“Us” is director Jordan Peele’s second unique and riveting horror-comedy. He is single-handedly reshaping the horror genre by creating films that simultaneously scare you and make you laugh to convey a powerful, deeper message.

In Peele’s film “Get Out” and now in “Us,” he applies real ongoing issues in our nation to shocking narratives, forcing the audience to see the horror some people face in their everyday lives. In “Get Out,” Peele portrays the racism that still plagues America today. “Us” focuses on issues like the failure to live up to the American dream and the dark secrets our government could be hiding from us. The film leaves mysteries unsolved and is full of symbols and hidden themes that can be interpreted by the viewer. There are endless theories to consider and keep you thinking about the movie long after you’ve left the theater.

Trailers for “Us” revealed little about the film except that it would be another unique and twisted story. The plot of the movie is so original, it would be hard to correctly predict it.

Aside from Jordan Peele’s fantastic job directing, writing, and producing, the acting in the film deserves just as much recognition. The star of the film Lupita Nyong’o, who plays Adelaide, is a very talented actress. She is best known for playing Nakia in “Black Panther” and Patsey in “12 Years a Slave,” which won her an Oscar for Best Supporting Actress. The other leads include Winston Duke, Shahadi Wright Joseph, and Evan Alex. These actors also play döppleganger versions of each of their characters. The actors’ “tethered” characters are darker versions and personas that display the diverse skills of these actors.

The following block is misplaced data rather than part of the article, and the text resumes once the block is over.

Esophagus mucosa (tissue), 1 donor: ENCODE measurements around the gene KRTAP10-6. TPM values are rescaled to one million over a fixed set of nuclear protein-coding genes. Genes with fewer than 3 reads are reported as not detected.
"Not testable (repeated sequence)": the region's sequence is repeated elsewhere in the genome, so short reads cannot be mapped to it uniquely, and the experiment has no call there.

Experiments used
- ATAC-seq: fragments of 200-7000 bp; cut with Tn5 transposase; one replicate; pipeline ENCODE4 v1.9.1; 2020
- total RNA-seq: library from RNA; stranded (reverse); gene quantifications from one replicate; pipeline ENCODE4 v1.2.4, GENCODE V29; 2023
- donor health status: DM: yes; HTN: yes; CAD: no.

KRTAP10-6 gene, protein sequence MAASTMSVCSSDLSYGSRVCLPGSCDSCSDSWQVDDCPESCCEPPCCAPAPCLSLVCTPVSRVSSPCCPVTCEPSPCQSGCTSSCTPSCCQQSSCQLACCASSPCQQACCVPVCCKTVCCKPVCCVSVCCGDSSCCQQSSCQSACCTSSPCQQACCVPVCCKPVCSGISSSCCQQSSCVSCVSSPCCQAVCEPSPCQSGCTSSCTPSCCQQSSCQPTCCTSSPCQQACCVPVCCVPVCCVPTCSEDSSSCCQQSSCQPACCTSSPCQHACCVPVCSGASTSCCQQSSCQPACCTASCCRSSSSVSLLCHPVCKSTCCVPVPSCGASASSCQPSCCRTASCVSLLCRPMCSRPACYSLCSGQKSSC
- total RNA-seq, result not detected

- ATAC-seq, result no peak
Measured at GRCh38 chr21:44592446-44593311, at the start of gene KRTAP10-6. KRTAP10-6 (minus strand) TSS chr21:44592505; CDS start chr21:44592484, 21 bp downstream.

The film begins with Adelaide as a child. She is on the Santa Cruz pier when she wanders away from her family, makes her way into a mirror maze, and sees a young girl who looks identical to her. This interaction terrifies Adelaide and leaves her permanently traumatized. As an adult, Adelaide, her husband, and two kids go back to Santa Cruz for vacation and she feels uneasy throughout their stay. Her worst fears come true when one night their vacation house is invaded by intruders who look exactly like them. These intruders are each of their “tethered” versions.

These mysterious “tethered” people only become more inexplicable when they are asked, “Who are you?” To which they reply “We’re Americans.” The tethered communicate with grunts and groans—except for Red, Adelaide’s tethered twin, who can speak broken English in a haunting and struggling voice. The tethered versions of these characters try to kill their doppelgangers in a night of horror.

In between fight scenes, there are comical moments that return a light- hearted feeling to the viewer before they are once again confronted with gore and heart-pounding suspense. The film is much more than a traditional horror film. It uses the horror genre to make its themes more digestible and impactful for the viewers.

“Us” is perfect for any type of audience member. On the surface, ivt is enjoyable as a horror movie with an interesting, unpredictable plot and the perfect amount of gore to excite but not sicken the viewers. It is also enjoyable for the upper echelon film watchers who require their metaphors, symbols, and hidden meanings. With a deeper look into some of the symbols in the film, many hidden themes can be revealed. The themes force the viewer to take a second look at the American culture that we have all become accustomed to, as well as, into themselves.

Jordan Peele truly changes the process of film production and “Us” is just one example of his methods. “Us” haunts the viewer and leaves them thinking about the film long after it’s over.

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